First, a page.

Mortgage rates bumped upward last week, buoyed largely by encouraging news about job growth. However, at the same time the fees and points charged for originating these mortgages declined for three of the four products tracked by the report.

Freddie Mac's Primary Mortgage Market Survey reported that the 30-year fixed-rate mortgage (FRM) averaged 6.22 percent with an average 0.4 point for the week ending April 12, 2007, up from last week when it averaged 6.17 percent with 0.4 point. Last year at this time, the 30-year FRM averaged 6.49 percent.



At the same time the 15-year FRM increased by three basis points to 5.90 percent. Fees and points, however, declined from 0.5 to 0.4 point. A year ago, the 15-year FRM averaged 6.14 percent.

Five-year Treasury-indexed hybrid adjustable-rate mortgages (ARMs) carried an average contract interest rate of 5.93 percent and 0.5 point up slightly from the week ended April 5 when it averaged 5.92 percent but with 0.6 point. A year ago, the 5-year ARM averaged 6.13 percent.

One-year Treasury-indexed ARMs came in at 5.47 percent with 0.5 point compared to the previous week's 5.44 percent and 0.6 point. At this time last year, the 1-year ARM was at 5.61 percent.

According to Frank Nothaft, Freddie Mac vice president and chief economist, "Interest rates in general ticked up following the release of the March employment data, which showed stronger job growth than what the market expected. This brought interest rates on 30-year fixed-rate mortgages back up this week to match the first quarter average."

"Mortgage refinancing still remains strong. The 30-year FRM rate has remained below 6-1/2 percent since mid August 2006, which helps explain why the share of total mortgage applications for refinance has remained above 40 percent since last August. Among those borrowers who are choosing to refinance now, a large share are doing so to avoid an adjustment to their monthly payment as the initial period on their adjustable-rate loan expires or to extract equity through a cash-out refi. In the fourth quarter of 2006, 84 percent of borrowers who refinanced their prime conventional loans increased their loan balance by more than 5 percent, totaling more than $70 billion in equity extracted. We expect a similar numbers for the first quarter of this year."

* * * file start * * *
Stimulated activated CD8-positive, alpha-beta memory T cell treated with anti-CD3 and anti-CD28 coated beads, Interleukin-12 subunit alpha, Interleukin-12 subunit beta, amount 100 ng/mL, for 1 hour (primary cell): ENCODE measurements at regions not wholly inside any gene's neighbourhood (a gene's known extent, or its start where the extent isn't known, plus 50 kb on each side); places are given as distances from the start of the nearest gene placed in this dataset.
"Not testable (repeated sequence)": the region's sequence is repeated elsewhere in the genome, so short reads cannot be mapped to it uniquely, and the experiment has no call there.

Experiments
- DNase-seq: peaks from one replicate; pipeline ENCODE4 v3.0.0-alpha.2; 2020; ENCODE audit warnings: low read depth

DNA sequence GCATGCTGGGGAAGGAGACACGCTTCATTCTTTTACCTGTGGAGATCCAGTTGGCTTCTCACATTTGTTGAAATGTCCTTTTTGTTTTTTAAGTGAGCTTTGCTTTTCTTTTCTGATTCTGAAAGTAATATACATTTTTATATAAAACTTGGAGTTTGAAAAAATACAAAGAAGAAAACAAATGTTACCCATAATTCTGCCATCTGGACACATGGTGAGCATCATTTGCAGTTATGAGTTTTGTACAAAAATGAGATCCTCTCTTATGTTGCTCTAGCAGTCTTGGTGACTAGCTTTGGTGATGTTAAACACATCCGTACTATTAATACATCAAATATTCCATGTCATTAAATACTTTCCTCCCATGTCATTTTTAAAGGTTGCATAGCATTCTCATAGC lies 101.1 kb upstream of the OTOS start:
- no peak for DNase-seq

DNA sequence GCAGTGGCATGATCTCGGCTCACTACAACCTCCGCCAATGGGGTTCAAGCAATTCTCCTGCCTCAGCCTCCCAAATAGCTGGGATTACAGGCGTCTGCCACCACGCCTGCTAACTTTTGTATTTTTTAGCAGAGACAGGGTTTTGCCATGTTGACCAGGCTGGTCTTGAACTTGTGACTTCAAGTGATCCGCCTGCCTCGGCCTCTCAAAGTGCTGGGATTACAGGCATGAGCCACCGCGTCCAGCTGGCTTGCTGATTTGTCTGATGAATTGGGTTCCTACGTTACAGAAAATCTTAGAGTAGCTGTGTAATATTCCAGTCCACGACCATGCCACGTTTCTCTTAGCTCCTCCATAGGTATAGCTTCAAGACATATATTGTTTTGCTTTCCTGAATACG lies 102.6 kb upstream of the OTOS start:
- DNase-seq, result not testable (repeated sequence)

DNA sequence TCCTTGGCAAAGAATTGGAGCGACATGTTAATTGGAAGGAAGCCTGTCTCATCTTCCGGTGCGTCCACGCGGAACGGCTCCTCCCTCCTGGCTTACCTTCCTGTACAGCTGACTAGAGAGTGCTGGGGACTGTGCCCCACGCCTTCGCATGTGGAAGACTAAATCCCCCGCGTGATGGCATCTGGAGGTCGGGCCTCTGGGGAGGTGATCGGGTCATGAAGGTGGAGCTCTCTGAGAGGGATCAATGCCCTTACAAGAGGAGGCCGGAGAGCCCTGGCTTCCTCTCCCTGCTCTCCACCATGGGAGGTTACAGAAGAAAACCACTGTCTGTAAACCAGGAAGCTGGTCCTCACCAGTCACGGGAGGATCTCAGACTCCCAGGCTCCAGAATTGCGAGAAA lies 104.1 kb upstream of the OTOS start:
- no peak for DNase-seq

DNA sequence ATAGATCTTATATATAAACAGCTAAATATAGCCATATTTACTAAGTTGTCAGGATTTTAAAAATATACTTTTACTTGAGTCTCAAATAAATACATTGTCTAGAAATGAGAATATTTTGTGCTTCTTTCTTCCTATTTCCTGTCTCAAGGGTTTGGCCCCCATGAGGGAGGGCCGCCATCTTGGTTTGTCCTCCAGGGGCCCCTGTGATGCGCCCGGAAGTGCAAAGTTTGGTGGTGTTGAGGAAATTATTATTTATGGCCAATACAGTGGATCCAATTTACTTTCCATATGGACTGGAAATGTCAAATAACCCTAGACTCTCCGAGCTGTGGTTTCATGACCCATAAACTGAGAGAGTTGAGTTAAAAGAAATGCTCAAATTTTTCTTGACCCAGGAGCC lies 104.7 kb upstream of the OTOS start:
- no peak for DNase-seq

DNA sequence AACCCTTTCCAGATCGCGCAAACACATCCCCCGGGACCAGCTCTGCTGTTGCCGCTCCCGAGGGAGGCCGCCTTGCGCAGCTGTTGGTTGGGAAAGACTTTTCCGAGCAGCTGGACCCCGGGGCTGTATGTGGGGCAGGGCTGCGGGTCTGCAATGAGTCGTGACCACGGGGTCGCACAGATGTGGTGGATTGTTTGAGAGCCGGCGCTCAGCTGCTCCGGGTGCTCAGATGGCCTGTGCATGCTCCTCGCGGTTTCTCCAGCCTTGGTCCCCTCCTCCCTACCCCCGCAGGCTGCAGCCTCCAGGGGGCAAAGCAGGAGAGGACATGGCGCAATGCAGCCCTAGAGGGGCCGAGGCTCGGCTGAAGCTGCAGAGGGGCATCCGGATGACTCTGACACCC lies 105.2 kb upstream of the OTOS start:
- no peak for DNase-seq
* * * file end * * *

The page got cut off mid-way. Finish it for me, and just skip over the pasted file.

The Weekly Mortgage Applications Survey conducted by the Mortgage Bankers Association for the week ended April 13 shows similar across-the-board rate increases.

The average contract interest rate for 30-year fixed-rate mortgages increased to 6.22 percent from 6.16 percent, with points, including the origination fee, decreasing to 1.22 from 1.39.

15-year fixed-rate mortgages were up one basis point to 5.92, with points increasing to 1.18 from 1.15.

The rate for one-year ARMs increased to 5.89 from 5.88 percent, with points decreasing to 0.7 from 0.75.

Mortgage applications were down 2.5 percent on a seasonally adjusted basis and 2.2 percent unadjusted compared to the previous week but were up 9.9 from the same week in April last year.

Vincent Varma, Director of Industry Surveys at MBA stated that the Easter weekend probably lowered real estate activity and thus may have impacted on purchase application activities during the week.

Refinancing activity increased from 42.8 percent to 43.6 percent of all mortgage applications but the ARM share of the mortgage market continued its drop, down to 18.1 of all applications from 18.7 the week before.